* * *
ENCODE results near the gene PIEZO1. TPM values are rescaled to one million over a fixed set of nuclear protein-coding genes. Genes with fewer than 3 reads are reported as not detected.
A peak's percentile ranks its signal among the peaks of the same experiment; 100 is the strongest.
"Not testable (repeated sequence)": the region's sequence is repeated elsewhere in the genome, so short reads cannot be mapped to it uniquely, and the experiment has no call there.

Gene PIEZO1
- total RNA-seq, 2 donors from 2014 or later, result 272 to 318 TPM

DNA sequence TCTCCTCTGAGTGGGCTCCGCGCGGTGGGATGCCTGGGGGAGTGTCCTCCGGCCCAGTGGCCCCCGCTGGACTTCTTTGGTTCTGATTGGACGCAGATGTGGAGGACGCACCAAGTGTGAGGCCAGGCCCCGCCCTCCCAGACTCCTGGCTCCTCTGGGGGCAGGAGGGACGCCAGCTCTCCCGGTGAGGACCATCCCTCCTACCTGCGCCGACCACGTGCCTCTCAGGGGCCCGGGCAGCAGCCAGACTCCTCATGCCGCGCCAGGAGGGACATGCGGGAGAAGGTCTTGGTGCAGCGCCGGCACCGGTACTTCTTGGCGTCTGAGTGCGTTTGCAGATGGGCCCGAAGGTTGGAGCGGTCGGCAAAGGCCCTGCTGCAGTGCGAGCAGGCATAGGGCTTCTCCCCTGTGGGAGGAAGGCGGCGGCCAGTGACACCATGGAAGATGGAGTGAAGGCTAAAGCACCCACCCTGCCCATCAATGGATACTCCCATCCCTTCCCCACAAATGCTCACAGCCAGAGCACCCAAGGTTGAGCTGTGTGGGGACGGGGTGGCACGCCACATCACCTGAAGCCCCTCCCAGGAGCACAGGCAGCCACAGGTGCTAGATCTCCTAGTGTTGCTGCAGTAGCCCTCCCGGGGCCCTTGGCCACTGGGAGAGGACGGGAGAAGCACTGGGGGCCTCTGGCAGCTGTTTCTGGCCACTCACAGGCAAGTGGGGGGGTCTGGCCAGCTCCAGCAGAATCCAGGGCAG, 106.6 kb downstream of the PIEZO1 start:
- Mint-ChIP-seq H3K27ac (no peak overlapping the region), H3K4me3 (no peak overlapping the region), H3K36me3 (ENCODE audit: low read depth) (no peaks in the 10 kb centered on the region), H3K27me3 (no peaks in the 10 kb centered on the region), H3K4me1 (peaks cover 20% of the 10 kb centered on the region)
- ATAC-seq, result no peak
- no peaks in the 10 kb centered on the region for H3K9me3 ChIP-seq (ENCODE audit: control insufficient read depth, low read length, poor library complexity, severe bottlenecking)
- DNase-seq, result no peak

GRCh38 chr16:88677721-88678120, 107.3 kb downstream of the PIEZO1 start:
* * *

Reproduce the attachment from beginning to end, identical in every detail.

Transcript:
ENCODE results near the gene PIEZO1. TPM values are rescaled to one million over a fixed set of nuclear protein-coding genes. Genes with fewer than 3 reads are reported as not detected.
A peak's percentile ranks its signal among the peaks of the same experiment; 100 is the strongest.
"Not testable (repeated sequence)": the region's sequence is repeated elsewhere in the genome, so short reads cannot be mapped to it uniquely, and the experiment has no call there.

Gene PIEZO1
- total RNA-seq, 2 donors from 2014 or later, result 272 to 318 TPM

DNA sequence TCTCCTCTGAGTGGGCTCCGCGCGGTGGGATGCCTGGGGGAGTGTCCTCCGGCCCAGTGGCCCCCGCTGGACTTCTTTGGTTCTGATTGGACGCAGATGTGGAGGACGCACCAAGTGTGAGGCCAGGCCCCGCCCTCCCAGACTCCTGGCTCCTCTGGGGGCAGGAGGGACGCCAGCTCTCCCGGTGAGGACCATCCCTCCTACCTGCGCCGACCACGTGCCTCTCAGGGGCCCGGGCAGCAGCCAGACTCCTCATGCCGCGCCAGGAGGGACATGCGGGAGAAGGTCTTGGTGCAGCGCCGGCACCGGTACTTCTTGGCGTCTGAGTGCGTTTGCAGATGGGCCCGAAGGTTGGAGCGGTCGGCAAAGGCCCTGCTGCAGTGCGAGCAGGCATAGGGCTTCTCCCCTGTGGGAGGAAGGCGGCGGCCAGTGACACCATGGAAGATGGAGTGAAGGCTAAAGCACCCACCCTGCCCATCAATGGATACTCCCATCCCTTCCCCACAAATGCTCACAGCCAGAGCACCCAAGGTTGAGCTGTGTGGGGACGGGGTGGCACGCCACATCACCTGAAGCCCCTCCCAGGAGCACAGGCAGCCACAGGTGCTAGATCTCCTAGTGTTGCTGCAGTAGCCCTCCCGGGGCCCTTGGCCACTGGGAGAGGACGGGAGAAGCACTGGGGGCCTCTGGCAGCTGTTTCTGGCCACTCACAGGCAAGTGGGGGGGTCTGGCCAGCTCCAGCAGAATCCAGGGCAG, 106.6 kb downstream of the PIEZO1 start:
- Mint-ChIP-seq H3K27ac (no peak overlapping the region), H3K4me3 (no peak overlapping the region), H3K36me3 (ENCODE audit: low read depth) (no peaks in the 10 kb centered on the region), H3K27me3 (no peaks in the 10 kb centered on the region), H3K4me1 (peaks cover 20% of the 10 kb centered on the region)
- ATAC-seq, result no peak
- no peaks in the 10 kb centered on the region for H3K9me3 ChIP-seq (ENCODE audit: control insufficient read depth, low read length, poor library complexity, severe bottlenecking)
- DNase-seq, result no peak

GRCh38 chr16:88677721-88678120, 107.3 kb downstream of the PIEZO1 start: